Growing up, you’ve probably heard, “Breakfast is the most important meal of the day.” From parents, diet gurus, doctors, and especially … breakfast cereal makers!
But does breakfast provide any real health benefit, compared to skipping it or drinking a quick coffee? We’re talking published evidence here, not anecdotes of “I feel better when I eat breakfast”.
Breakfast skippers tend to have a higher BMI, so you might think that no breakfast means more food overall in the day. However, these observational studies don’t address causality: are people who skip breakfast more likely to end with a higher BMI, or are people with a higher BMI more likely to skip breakfast, as part of a fat loss strategy or for other reasons?
Clinical trials are more ambivalent. Some studies reported that skipping breakfast led to a lower daily energy intake, which in turn led to weight loss. Other studies reported that daily energy intake was not affected.
This discrepancy could be explained by differences in eating patterns. Some people will subconsciously compensate for all the calories they skipped; other people won’t feel cravings of the same magnitude. In a recent 4-week study, 49 women who didn’t habitually eat breakfast were randomized into two groups: breakfast or no breakfast. On average, the women in the breakfast group consumed an additional 266 kcal/day and gained 1.7 lb., whereas the women in the no breakfast group didn’t consume more calories and didn’t gain weight. So when it comes to skipping breakfast, going against one’s natural inclinations may not always be a great idea.
Skipping breakfast probably won’t cause you to overeat later in the day (unless you usually eat breakfast every single day, and find yourself ravenous after skipping breakfast). But it may not cause you to eat less, either. Individual responses do vary, so don’t try to force yourself into an eating pattern that doesn’t sit well with you or that you can’t sustain — it may end up backfiring.
You may have heard that eating breakfast will “jumpstart your metabolism” — the implication being that skipping breakfast will slow it down. The available evidence, however, tells a different story. Studies in both lean and overweight individuals have shown that extending your fast in the morning does not, in itself, lower your resting metabolic rate (RMR). This serves as further evidence that your daily caloric intake, not the frequency of your meals, affects your RMR.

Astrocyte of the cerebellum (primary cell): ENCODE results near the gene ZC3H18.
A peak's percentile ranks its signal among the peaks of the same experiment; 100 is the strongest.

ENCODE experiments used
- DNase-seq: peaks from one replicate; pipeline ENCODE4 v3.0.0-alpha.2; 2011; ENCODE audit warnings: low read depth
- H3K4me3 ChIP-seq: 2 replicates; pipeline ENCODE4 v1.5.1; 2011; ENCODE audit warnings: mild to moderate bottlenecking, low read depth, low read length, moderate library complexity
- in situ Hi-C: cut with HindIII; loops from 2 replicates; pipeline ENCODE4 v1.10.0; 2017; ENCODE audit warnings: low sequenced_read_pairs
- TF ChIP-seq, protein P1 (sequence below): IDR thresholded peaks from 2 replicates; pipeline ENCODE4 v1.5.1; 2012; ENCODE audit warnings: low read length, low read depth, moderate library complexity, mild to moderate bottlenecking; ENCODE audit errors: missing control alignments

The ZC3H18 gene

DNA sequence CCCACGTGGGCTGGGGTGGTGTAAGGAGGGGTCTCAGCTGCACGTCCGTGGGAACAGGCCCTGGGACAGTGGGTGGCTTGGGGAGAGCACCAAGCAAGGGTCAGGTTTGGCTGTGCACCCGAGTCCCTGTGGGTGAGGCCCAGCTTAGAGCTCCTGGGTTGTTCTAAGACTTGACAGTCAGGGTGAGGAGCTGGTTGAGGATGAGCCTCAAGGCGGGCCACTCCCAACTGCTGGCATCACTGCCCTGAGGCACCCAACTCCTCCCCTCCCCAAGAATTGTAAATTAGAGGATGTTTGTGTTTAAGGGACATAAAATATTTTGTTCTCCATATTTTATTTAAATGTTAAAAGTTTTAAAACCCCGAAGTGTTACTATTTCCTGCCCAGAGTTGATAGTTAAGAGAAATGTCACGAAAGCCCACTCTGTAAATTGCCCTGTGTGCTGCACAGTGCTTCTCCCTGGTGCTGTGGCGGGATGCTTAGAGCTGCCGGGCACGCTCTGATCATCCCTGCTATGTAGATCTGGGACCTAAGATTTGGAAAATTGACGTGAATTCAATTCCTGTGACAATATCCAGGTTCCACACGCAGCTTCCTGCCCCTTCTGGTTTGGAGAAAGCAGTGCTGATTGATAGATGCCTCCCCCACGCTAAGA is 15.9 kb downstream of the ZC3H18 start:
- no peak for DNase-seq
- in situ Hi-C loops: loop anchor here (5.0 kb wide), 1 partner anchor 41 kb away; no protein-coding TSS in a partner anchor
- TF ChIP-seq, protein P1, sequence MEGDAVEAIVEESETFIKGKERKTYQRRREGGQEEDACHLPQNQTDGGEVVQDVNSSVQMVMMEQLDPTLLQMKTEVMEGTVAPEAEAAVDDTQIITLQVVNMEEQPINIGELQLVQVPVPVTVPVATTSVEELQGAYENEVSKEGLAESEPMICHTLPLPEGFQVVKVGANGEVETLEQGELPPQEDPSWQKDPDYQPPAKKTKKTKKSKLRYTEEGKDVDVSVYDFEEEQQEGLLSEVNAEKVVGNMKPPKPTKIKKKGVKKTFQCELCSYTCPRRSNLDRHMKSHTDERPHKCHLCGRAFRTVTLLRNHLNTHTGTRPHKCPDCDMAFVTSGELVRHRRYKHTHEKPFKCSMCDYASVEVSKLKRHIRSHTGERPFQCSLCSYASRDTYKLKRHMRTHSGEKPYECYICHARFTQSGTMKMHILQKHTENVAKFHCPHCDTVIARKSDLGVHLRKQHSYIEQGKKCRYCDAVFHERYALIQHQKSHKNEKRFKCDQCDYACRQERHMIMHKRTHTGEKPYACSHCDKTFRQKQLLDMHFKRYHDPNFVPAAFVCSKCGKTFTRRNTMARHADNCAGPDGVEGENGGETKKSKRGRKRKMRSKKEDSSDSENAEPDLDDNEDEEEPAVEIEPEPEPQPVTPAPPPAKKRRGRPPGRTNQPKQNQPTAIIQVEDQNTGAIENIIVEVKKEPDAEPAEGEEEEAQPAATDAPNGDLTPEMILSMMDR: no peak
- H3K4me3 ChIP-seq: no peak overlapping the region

Skipping breakfast won’t, in itself, lower your resting metabolic rate (RMR). If you eat below maintenance and lose weight, then yes, your RMR will decrease; but the method (skipping meals or eating smaller portions) makes little difference.
Working out fasted only affects peak performance. In other words, sprinting on an empty stomach is less than ideal, but jogging is fine. Note that if you do exercise fasted, consuming at least 20 g of protein within the two hours or so following your workout becomes even more important, to help build or at least preserve muscle mass.
Keep in mind that fasted training, independent of caloric intake, has not been proven to increase fat burning or weight loss. As we have seen, people who skip breakfast tend to compensate (but seldom overcompensate) by eating more during the day. They also tend to experience a minor decrease in physical activity, so if you decide to skip breakfast for the purpose of losing weight, you should make a conscious effort to stay active.
Exercising before your first meal is fine, unless peak performance is required. Just remember to get at least 20 g of protein within the two hours following your workout. To lose weight, skipping breakfast is rarely enough, but it may provide an advantage in conjunction with exercise.
Studies on breakfast skippers seldom examined any health markers other than weight. The few negative effects reported were very minor and may not amount to much in the real world. For example, a 4-week study found that skipping breakfast resulted in weight loss but also in higher cholesterol levels. However, total cholesterol, HDL, LDL, and triglycerides never increased by more than 0.4 mmol/L (7 mg/dl).
That’s a very small effect, and the studies that reported larger ones are rare. In fact, if skipping breakfast has a negative impact, it’s probably less on cholesterol levels than on glycemic control (as shown in the graphs below), which might be a concern, but mostly for people with impaired glucose regulation.
People with impaired glucose regulation may want to play it safe and avoid skipping breakfast. Everyone else has little to worry about.
So, is it really that bad to skip breakfast? The short answer is no. If you are consuming appropriate amounts of calories and macronutrients throughout the day, skipping breakfast won’t make much of a difference. There are some caveats, though, as usual, so we’ve made a list of what could make you a good or bad candidate for breakfast skipping.
Who are bad candidates for skipping breakfast?
Children and adolescents who are still growing.
People who suffer from impaired glucose regulation.
People who are hungry soon after waking up and want to feel sated in the morning.
People who need to exercise at peak performance in the morning.
People who wish to optimize muscle gain or retention (they should at least ingest some protein).
People who just like eating breakfast.
Who are good candidates for skipping breakfast?
People who want to extend their morning fast as a weight loss strategy.
People who aren’t immediately hungry in the morning.
People who just don’t feel like eating breakfast.
At the end of the day, whether or not you eat breakfast should be based on your preferences and personal goals. Feel free to experiment to see if you want to make skipping breakfast a habit.
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